Ocean Beach sand plan could help curb erosion south of Sloat
A joint project of the National Park Service and the city of San Francisco plans to truck sand from the north end of Ocean Beach and dump it south of Sloat Boulevard, starting in just a few weeks.
The prosaic name of the Ocean Beach Sand Maintenance Project masks the ambitious aim of the collaboration, which is to study whether the erosion that has chewed up the southern end of Ocean Beach can be effectively countered not by seawalls and piles of rocks, but by a simple and abundant resource: sand.
The Ocean Beach Sand Maintenance Project would remove about 100,000 cubic yards of sand from the north end of Ocean Beach. That’s enough to fill the beds of roughly 62,000 Ford F150 pickup trucks.
Dump trucks would take the sand south down the Great Highway, depositing the majority of it in an area extending slightly to the north and south of the parking lot at the end of Sloat Boulevard. Large parts of that parking lot have simply fallen onto the beach because of past erosion, and access to the water is difficult and sometimes dangerous.
A much smaller portion would be placed farther south, just to the north of the west gate of the Oceanside Water Pollution Control Plant. Parts of this area eroded so rapidly in the winter of 2010 that the City closed the Great Highway south of Sloat Boulevard for months, and installed a large field of boulders to prevent the ocean from claiming the road and wastewater pipes that run underneath it.
The Sand Maintenance Project is hoped to serve three purposes, officials from the City and the NPS explained at a Tuesday meeting at the United Irish Cultural center.
The first purpose would be to remove sand from where there’s so much of it that it’s creating maintenance problems.
So much sand has accumulated on the north end of the beach that for weeks this spring it buried the O’Shaughnessy seawall, the adjacent sidewalk, public garbage cans, coin-operated binoculars, landscaping, parts of parking lots, portions of the Great Highway and even sections of outer Balboa Street. But simply shoveling the sand back over the wall toward the ocean only creates a ramp to launch windblown sand eastward over the wall again, so the Sand Maintenance Project would “mine” and remove that sand from a strip of the beach west of the seawall, from about Stairwell 1 at the base of the hill leading up to the Cliff House, to about Stairwell 21 a little south of the Beach Chalet.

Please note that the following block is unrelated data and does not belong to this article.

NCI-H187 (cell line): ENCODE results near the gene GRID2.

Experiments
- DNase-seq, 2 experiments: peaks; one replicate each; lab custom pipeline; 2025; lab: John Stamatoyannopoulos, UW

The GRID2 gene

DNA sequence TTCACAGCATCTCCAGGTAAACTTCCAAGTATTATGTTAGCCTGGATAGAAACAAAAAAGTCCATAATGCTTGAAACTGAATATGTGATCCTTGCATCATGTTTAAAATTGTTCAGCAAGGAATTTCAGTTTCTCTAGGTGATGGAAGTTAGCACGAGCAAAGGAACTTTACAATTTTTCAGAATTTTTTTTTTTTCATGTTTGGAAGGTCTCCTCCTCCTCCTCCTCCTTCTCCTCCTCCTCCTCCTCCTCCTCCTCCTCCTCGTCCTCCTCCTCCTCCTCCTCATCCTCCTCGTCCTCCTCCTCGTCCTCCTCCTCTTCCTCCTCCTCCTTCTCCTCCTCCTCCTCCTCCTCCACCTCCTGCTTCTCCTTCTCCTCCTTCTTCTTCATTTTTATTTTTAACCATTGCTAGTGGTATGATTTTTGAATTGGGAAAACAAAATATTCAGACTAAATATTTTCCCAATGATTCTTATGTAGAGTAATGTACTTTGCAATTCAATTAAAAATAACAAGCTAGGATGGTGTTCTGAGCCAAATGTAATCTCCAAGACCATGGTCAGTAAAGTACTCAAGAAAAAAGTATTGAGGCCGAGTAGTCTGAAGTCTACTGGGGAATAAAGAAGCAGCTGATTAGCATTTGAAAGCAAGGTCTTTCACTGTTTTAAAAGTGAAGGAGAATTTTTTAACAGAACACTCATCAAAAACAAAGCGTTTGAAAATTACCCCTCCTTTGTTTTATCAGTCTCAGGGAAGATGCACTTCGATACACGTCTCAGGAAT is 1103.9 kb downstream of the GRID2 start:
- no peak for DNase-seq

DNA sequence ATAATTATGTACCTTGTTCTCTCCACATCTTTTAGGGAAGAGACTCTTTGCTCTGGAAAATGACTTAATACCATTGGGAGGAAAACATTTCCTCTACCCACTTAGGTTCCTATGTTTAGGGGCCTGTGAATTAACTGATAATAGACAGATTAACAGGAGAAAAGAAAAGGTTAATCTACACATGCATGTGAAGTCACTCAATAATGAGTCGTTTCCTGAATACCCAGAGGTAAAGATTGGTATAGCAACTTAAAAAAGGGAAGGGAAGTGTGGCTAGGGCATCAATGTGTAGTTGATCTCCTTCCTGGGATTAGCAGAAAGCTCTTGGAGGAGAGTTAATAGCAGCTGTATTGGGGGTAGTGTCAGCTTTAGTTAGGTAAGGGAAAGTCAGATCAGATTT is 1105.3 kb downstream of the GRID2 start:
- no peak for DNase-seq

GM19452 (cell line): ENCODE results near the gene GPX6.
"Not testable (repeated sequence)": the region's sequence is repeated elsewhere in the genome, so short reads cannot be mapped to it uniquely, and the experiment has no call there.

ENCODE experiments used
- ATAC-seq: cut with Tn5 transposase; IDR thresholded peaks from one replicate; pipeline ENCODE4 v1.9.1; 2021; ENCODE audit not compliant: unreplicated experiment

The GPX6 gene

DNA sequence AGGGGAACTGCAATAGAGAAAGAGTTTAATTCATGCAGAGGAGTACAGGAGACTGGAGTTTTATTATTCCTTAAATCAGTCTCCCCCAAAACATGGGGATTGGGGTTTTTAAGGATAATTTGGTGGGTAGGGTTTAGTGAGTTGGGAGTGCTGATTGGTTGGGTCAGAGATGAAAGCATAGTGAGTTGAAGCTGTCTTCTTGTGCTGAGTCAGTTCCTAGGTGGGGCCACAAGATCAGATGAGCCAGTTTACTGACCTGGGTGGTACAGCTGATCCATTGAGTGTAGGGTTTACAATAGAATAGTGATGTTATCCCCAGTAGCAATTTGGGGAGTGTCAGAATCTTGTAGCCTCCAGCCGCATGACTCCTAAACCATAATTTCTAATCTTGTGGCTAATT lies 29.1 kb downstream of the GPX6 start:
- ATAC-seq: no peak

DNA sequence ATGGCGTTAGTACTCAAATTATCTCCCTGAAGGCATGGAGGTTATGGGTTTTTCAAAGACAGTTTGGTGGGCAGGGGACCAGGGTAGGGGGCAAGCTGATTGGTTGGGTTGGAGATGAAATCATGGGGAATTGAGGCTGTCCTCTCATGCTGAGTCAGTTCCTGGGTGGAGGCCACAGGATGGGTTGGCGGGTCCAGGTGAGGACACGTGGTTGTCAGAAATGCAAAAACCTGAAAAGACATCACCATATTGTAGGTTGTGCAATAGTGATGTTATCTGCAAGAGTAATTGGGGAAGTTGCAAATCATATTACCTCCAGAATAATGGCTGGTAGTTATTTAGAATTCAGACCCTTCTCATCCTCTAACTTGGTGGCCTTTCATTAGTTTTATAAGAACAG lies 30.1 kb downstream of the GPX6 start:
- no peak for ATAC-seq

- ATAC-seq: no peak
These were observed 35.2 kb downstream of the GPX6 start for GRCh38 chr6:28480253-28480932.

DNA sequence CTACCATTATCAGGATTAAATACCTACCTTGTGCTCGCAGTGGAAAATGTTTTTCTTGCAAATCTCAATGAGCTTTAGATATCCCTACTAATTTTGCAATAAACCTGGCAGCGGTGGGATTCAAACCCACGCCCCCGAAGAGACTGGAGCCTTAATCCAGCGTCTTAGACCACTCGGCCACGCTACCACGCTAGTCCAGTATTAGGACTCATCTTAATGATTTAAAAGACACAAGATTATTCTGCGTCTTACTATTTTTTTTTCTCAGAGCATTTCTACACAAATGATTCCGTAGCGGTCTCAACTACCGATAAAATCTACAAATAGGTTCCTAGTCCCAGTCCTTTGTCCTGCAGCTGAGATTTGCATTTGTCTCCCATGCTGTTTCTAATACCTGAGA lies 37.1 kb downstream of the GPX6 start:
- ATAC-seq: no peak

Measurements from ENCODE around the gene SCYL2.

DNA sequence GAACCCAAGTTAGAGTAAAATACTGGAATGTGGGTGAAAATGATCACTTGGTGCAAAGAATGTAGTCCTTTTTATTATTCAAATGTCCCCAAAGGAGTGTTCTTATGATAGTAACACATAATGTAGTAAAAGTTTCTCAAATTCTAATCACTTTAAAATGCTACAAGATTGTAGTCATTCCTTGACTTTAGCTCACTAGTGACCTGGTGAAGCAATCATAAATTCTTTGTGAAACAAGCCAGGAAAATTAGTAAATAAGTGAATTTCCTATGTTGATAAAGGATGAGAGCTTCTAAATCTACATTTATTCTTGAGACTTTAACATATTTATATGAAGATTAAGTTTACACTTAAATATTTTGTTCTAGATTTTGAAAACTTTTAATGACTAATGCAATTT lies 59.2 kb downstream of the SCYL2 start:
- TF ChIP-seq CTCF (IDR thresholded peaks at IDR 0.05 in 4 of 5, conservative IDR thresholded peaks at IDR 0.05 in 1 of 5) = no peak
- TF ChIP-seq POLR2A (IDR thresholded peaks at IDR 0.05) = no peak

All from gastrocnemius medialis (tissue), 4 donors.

The second purpose would be to protect vulnerable shoreline areas from the direct impact of waves and storm surges. Officials say they don’t expect the sand to stay put for more than a year or perhaps two, but it should keep the water away from cliffs and bluffs while it lasts.
Third, and perhaps most importantly, the proposed Ocean Beach Sand Maintenance Project would provide a test case to study whether an even larger “beach nourishment” project could protect this part of the beach for years into the future. That’s because planners including those from the federal government, the City, and SPUR, the organization that recently completed the far-reaching Ocean Beach Master Plan, have been looking into whether it would be feasible to build up south Ocean Beach with three times as much sand as the Sand Maintenance Project proposes to move.
That sand wouldn’t come from Ocean Beach itself, but from the San Francisco Bar, a large underwater sand bar that continually builds up west of the mouth of San Francisco Bay. The San Francisco Bar builds up so high that it would block easy access to the bay for large ships — if the U.S. Army Corps of Engineers did not dredge a channel in it every year. The sand that’s taken from the San Francisco Bar is dumped offshore of south Ocean Beach, but it doesn’t seem to be accumulating on the beach, so federal officials are looking into acquiring equipment that would allow the sand to be pumped right onto the shore.
The NPS and the SFPUC said they intend to move swiftly once they get permits and environmental approvals for the project, and could start in late July or early August.
Once the project starts, it would last about five weeks and would involve some temporary but significant impacts on traffic and parking near Ocean Beach. The southbound lanes of the Great Highway from Lincoln Boulevard to Skyline Boulevard would be closed from 7 a.m. to 8 p.m. on weekdays while work is underway, to allow trucks and other equipment to travel between the mining and placement sites.
Documents obtained by the Ocean Beach Bulletin show that the City expects only about 20 parking spaces would be used by the project at the north end of the beach, where 600 spaces are available. But parking also would be affected at the Sloat Boulevard parking lot.
Although it’s not directly addressed in the project description the SFPUC gave the Planning Department, officials at Tuesday’s meeting indicated that the parking lot on the west side of the Great Highway near the Oceanside water plant would be affected as well. And closing the southbound lanes of the Great Highway would eliminate public access to that parking lot during working hours.
View the presentation slides from the Ocean Beach Sand Maintenance Project public meeting: